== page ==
In selecting the women’s choir group too, TCP followed the same procedure as in the batik and sewing groups. Training programs were conducted for interested women to produce creatively designed coir products such as floor mats, wall hangers, ornaments, and other various products utilizing different techniques of colour mixing. Provision of necessary equipment, raw materials, machines, funds (through revolving fund scheme), and also TCP sought for markets to sell their products since the market for coir comes in one period per year. In some instances, the TCP would select some groups and help them to start a career in mat production by providing them with the necessary raw materials.
The most prestigious conservation activity of the TCP is the in-situ turtle nest protection. To facilitate and attain sustainable conservation of the marine turtle and their habitats, TCP has taken necessary measures to employ former egg poachers as nest protectors (NPS). These nest protectors were given training on nest protection and management. NPS are responsible for 24-hour beach patrolling to protect the nests from being predated by humans (collection of marine turtle eggs) and non-human activities. As a result of employing these people as nest protectors, they can make their living and support their families and on the other hand, TCP was able to successfully continue the in-situ nest protection program. These former egg poachers have been very much motivated by their new title and they have been able to face society as responsible people.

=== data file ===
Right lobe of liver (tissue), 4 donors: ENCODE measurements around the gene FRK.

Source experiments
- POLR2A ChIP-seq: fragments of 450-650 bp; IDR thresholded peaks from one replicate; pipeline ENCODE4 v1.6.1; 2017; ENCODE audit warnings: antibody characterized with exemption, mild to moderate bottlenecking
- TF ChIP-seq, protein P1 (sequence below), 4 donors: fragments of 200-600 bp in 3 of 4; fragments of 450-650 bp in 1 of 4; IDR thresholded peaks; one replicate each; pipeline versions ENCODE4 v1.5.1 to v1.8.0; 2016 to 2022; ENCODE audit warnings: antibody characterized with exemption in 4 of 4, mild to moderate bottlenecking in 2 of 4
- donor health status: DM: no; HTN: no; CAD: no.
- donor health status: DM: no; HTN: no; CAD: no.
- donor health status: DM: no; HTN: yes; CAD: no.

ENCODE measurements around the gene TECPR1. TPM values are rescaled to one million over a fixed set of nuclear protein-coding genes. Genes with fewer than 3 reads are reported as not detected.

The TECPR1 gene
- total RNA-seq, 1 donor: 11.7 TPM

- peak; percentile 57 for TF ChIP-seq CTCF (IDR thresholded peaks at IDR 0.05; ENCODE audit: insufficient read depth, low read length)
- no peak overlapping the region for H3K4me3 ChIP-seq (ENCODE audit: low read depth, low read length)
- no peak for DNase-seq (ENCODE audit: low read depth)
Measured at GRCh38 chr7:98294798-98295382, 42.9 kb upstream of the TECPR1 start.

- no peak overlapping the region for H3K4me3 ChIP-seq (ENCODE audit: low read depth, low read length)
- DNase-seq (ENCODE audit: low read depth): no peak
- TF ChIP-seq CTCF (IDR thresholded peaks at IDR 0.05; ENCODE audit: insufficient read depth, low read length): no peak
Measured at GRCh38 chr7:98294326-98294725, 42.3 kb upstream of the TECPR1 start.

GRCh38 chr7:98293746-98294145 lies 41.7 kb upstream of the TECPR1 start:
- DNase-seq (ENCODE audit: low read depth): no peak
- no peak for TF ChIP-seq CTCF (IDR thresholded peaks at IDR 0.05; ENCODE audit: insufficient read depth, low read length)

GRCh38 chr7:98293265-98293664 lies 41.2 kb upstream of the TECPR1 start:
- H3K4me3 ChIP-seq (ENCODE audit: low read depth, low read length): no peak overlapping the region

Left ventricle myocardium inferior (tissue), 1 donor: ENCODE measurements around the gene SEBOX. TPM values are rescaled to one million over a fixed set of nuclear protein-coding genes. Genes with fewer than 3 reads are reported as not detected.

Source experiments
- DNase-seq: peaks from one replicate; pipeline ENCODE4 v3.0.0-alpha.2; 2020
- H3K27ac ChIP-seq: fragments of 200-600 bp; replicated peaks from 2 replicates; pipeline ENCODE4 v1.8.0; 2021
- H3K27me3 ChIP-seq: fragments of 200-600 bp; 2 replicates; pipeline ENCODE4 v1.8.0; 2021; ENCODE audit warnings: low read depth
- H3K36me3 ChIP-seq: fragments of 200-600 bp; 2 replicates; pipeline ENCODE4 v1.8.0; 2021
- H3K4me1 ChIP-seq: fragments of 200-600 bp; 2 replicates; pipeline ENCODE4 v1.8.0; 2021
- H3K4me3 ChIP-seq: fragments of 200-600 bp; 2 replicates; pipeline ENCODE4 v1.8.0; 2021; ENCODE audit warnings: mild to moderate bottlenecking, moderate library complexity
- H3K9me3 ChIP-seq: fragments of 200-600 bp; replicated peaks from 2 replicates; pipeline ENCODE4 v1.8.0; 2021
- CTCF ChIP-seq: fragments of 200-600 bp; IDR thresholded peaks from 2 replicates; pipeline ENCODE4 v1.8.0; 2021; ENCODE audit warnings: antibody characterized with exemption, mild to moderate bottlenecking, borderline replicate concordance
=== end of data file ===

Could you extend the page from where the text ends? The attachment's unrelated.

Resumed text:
For instance, in Rekawa TCP employed 20 community members as turtle nest protectors while in Kosgoda 15 community members were engaged as nest protectors.
As a component of the educational and awareness programs that were convened by the TCP, the building of primary schools took a vital aspect.
TCP trained locals as ‘tourist guides’ and provided a certificate and Government license from Sri Lanka Tourist Board. Currently, TCP is dependent on the “Turtle Night Watch” nature tourism program, which was conducted in Rekawa. The appointed tourist guides provide their service to the tourists who visit the TCP’s “Turtle Night Watch” in Kosgoda, thereby making their income.
Some of the local community members were trained in research and conservation techniques and employed as Research Assistants to facilitate the collection of biometric data on the nesting turtles. These research assistants play an active part in the project. Research assistants or research officers (RSS) regularly engage in patrolling the beach throughout the day and the night is dedicated to the collection of data.